This book is far from an introduction to Pure Land. Those new to it are better of with Suzuki's Buddha of Infinite Lightor Unno's River of Fire, River of Water. This book will take us far beyond those opening doors.

Yours in the Dharma,
Innen, doshu
om namo amida butsu

Thursday, March 10, 2016


Hi Sangha and Friends,

I pulled my copy of the collected poetry and writing of Matsuo Basho off the bookshelf recently and started to re-read it. This time I approached it a new way.

Basho is probably the greatest poet of the Japanese haiku style, which is characterized by a delightful and ironic styles compacted into just over a dozen syllables in a three stanza structure. Some call him the Japanese Thoreau because, in addition to being the acknowledged master of this poetic form, he exemplified a peripatetic lifestyle that forms the backdrop of his life and work. His poetry emerges from the travels he takes back and forth across the Japanese landscape in the middle of the 1600's. Alone, accompanied by younger poets, on foot or on horseback, he visits shrines, old friends and sites of rare natural beauty.

I had read through his poems and travelogues several times before, but this time I decided to follow them with maps and pictures. I kept my tablet open as I read and whenever he mentions where he is, I tracked it on the map and photo software. Of course the landscape is radically different from his experience. Now there are skyscrapers, power lines and paved multi-lane freeways all across the landscape. Nevertheless, many of the natural sites and temples have changed little, so I can view something of what inspired his poems.

Basho may have been a Buddhist priest or at least presented himself as one, and his style has deeply influenced the aesthetic and subject matter of later Zen poetry.

I am currently using The Narrow Road to the Deep North and Other Travel Sketches


You can read most of Basho's greatest works here: http://www.poemhunter.com/matsuo-basho/

Yours in the Dharma,
Innen, doshu
om namo amida butsu


Thursday, March 03, 2016


Hi Sangha and Friends, 
Here is a follow-up conversation 


From the Dharma perspective the quality of feelings are indicators of state of mind and images of right/wrong and burden/relief point to what is happening in your mind. Such mental activity points us to the fundamental orientation we have to our lives.
In his first-ever talk, the Buddha said “I come to teach the truth of suffering and its relief”, so, if you feel some relief, then the presentation of Dharma has resonated with something in you. In essence, what the Buddha taught was we are not (spoiler alert!) the centre of the universe. OMG! What he proposed is that we are located in an incomprehensible network of cause-and-effect relationships (for future reading, this is called pratitya samutpada, or conditioned arising). Our Awakening is to understand that location, to understand its momentum or purpose and to direct our lives to it. The amount of control you can experience is determined by how you understand who this “I” to be.

Q. .. I've been in a canoe on rapid waters and I appreciate the challenge of it.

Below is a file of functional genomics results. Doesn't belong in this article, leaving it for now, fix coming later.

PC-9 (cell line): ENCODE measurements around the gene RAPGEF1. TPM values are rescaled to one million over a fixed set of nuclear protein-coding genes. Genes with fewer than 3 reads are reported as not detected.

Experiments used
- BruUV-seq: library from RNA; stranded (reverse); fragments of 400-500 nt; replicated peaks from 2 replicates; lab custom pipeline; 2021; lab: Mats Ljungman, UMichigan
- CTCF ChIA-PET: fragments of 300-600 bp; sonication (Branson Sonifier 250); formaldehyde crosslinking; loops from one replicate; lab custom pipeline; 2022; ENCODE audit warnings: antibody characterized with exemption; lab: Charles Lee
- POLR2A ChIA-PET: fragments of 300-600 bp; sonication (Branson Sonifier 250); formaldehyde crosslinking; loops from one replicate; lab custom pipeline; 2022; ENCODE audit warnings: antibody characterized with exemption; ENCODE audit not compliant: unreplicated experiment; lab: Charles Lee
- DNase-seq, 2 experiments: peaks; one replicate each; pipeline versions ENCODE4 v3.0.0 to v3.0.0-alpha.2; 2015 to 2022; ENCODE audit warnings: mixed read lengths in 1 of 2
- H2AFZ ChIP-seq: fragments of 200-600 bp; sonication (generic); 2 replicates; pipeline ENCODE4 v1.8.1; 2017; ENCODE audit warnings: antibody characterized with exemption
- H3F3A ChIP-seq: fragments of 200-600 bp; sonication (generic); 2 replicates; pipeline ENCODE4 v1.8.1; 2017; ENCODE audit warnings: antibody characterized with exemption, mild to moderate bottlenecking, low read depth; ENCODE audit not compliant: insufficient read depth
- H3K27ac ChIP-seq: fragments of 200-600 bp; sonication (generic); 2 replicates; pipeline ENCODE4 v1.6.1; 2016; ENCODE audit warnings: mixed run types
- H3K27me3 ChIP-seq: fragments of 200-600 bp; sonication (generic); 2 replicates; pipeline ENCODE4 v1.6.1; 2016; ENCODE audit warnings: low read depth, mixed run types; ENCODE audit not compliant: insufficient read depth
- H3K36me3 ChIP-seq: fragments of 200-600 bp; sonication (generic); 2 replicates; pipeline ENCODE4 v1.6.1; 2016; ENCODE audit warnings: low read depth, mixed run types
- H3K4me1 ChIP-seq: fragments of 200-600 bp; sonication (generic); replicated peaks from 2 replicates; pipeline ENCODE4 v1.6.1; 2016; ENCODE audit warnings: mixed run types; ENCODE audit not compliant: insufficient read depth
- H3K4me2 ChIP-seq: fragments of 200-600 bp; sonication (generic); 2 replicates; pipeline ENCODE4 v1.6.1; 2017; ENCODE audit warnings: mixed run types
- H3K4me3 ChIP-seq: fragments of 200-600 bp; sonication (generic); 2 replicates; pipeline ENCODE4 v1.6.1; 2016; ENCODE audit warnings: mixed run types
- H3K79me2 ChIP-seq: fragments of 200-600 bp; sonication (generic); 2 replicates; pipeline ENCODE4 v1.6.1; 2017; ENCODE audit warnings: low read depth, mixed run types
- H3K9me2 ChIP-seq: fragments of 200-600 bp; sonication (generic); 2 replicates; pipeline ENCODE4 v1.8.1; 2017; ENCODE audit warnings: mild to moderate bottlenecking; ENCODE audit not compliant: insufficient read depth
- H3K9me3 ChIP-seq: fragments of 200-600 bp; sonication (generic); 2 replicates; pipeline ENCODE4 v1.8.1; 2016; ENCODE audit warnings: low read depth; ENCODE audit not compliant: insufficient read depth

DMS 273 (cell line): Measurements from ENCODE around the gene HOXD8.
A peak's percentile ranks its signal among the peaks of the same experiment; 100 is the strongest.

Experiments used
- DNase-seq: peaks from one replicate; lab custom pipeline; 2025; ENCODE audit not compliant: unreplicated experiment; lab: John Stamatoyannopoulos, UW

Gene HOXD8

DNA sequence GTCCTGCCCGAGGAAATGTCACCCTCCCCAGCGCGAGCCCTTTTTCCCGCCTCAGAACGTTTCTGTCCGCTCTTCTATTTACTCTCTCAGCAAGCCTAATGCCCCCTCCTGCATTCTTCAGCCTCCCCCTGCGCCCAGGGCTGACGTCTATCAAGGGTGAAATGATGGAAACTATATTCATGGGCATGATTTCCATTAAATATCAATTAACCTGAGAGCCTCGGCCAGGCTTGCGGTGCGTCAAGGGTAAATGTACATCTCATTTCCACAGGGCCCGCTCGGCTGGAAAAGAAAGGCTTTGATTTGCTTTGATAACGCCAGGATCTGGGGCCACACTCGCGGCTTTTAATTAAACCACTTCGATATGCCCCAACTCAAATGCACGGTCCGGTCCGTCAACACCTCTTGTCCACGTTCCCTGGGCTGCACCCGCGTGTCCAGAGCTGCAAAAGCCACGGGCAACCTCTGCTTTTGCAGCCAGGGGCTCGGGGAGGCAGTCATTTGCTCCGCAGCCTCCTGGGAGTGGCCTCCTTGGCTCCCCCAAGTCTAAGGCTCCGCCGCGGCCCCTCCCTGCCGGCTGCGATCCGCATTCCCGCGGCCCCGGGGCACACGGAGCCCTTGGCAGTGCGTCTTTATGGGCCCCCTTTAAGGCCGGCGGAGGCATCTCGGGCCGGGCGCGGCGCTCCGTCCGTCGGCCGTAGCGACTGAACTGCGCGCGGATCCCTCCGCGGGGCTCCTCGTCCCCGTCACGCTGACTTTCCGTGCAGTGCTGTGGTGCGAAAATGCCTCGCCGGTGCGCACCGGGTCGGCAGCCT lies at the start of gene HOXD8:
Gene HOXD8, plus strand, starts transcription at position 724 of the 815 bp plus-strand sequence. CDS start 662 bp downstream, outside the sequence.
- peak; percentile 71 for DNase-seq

A.   It seems to me that the only place we have much choice or control is how we lean towards or away from wholesome thoughts, intentions and actions. The lure and appeal of self-desires is potent, so, yes, it takes effort and determination.

Q.   However, it also makes me sort of disheartened to think that I can't have an effective role in changing things I wish to see differently, particularly the suffering of others. But is that not a major intention - relief of suffering?
A.   Quite the contrary, you have a decisive part to play in the relief of dukkha. You are not a passive receptor, nor are you just a cog in a wheel. The understanding of our true nature as children of the Buddha is also our awareness that we can express every breath and action for the relief of suffering beings. Once we start to see that responsibility and accept that, then we easily trim off all the wasted effort we make to protect the ego, to hide from truth, pain and maturity and to delude ourselves that we can live forever in lives of self-indulgence. Instead of clinging and grasping, life activities become rich with purpose and focus. What changes is the knowledge that the context of our every breath is the boundary-less expanse of the Buddha's loving kindness and compassion. We come to find the canoe is capsized and we swim in an ocean of compassion.

Q.   And if we are unwholesome, do we not experience dukkha? So in that way do we not have some form of control?
A.   Yes, unwholesome action (and thought and intention) are causes of dukkha. Always remember dukkha is not something limited to personal experience. The Buddha's first teaching was “sarvam dukkham” - meaning all this is incapable of providing satisfaction. He points to our identification of who we are as being located in the endless cycle of birth and death (that cycle of conditioned arising mentioned above) as the the reason we feel empty or lacking. Dukkha is not ours, it is the flavour of human experience.
This question of choice and control is not entirely clear to me. I know it is different from the current Western obsession with choice/control/autonomy/self. What I understand so far, and from my limited perspective of what is known as Pure Land teaching, is that choice is a perception of the presence of the liberative impulse of the Buddhas. There is no 'me' and even to the extent that there seems to be, that 'me' relies on the power of the Buddhas to direct 'me' to awareness.

Q.   At the same time, though, there seems to be a certain level of "letting go" that must need to happen in order to focus our intentions on our movement with the momentum as opposed to working towards change.